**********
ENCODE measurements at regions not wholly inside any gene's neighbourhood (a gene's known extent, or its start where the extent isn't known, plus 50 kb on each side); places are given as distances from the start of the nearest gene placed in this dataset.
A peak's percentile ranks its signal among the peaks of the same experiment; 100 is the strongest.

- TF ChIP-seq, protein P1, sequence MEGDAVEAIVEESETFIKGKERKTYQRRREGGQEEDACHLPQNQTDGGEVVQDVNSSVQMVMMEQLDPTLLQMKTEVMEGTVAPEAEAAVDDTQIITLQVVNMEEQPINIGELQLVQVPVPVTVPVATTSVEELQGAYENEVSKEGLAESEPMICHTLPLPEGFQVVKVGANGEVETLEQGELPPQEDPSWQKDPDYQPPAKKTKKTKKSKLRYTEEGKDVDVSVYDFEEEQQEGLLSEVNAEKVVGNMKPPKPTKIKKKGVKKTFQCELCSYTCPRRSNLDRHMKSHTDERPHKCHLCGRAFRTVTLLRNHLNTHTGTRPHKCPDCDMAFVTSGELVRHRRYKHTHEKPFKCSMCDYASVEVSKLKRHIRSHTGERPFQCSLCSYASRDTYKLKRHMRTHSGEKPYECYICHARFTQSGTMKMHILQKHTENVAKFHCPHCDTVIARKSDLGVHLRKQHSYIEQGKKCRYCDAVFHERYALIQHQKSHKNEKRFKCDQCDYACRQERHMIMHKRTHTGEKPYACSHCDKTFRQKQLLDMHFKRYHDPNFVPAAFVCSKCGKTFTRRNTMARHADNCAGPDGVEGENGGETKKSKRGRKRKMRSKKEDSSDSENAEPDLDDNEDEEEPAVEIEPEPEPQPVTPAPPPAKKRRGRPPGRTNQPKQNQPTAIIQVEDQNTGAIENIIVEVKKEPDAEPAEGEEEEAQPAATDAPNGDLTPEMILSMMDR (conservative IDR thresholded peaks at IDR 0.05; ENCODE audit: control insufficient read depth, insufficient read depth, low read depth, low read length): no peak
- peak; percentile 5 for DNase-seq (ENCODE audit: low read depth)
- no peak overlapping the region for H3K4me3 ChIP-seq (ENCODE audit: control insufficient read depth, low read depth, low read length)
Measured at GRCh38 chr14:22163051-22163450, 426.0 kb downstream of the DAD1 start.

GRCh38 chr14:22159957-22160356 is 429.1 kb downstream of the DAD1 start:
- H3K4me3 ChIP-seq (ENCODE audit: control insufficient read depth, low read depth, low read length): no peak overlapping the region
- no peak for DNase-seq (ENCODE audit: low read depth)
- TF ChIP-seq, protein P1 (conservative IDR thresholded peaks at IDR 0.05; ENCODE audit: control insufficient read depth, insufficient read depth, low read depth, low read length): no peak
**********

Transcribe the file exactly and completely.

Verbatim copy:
ENCODE measurements at regions not wholly inside any gene's neighbourhood (a gene's known extent, or its start where the extent isn't known, plus 50 kb on each side); places are given as distances from the start of the nearest gene placed in this dataset.
A peak's percentile ranks its signal among the peaks of the same experiment; 100 is the strongest.

- TF ChIP-seq, protein P1, sequence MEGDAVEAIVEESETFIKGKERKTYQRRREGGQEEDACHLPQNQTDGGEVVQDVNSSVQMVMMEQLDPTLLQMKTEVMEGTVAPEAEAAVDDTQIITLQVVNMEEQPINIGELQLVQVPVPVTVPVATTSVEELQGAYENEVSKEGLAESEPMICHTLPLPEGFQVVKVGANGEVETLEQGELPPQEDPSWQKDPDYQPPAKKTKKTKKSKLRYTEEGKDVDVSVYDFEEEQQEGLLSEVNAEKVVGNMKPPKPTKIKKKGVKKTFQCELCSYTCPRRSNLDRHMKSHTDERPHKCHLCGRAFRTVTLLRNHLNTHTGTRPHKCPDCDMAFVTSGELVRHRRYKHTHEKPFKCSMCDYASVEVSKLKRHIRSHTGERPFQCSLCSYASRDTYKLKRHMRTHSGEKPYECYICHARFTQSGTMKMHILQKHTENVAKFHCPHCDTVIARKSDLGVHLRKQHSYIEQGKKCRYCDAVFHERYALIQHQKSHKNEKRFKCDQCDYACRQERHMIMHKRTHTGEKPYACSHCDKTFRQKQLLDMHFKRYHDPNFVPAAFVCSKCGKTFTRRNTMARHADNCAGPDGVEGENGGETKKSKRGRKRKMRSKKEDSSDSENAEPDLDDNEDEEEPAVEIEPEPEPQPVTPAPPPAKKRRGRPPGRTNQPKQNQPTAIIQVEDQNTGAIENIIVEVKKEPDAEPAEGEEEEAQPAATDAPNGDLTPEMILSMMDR (conservative IDR thresholded peaks at IDR 0.05; ENCODE audit: control insufficient read depth, insufficient read depth, low read depth, low read length): no peak
- peak; percentile 5 for DNase-seq (ENCODE audit: low read depth)
- no peak overlapping the region for H3K4me3 ChIP-seq (ENCODE audit: control insufficient read depth, low read depth, low read length)
Measured at GRCh38 chr14:22163051-22163450, 426.0 kb downstream of the DAD1 start.

GRCh38 chr14:22159957-22160356 is 429.1 kb downstream of the DAD1 start:
- H3K4me3 ChIP-seq (ENCODE audit: control insufficient read depth, low read depth, low read length): no peak overlapping the region
- no peak for DNase-seq (ENCODE audit: low read depth)
- TF ChIP-seq, protein P1 (conservative IDR thresholded peaks at IDR 0.05; ENCODE audit: control insufficient read depth, insufficient read depth, low read depth, low read length): no peak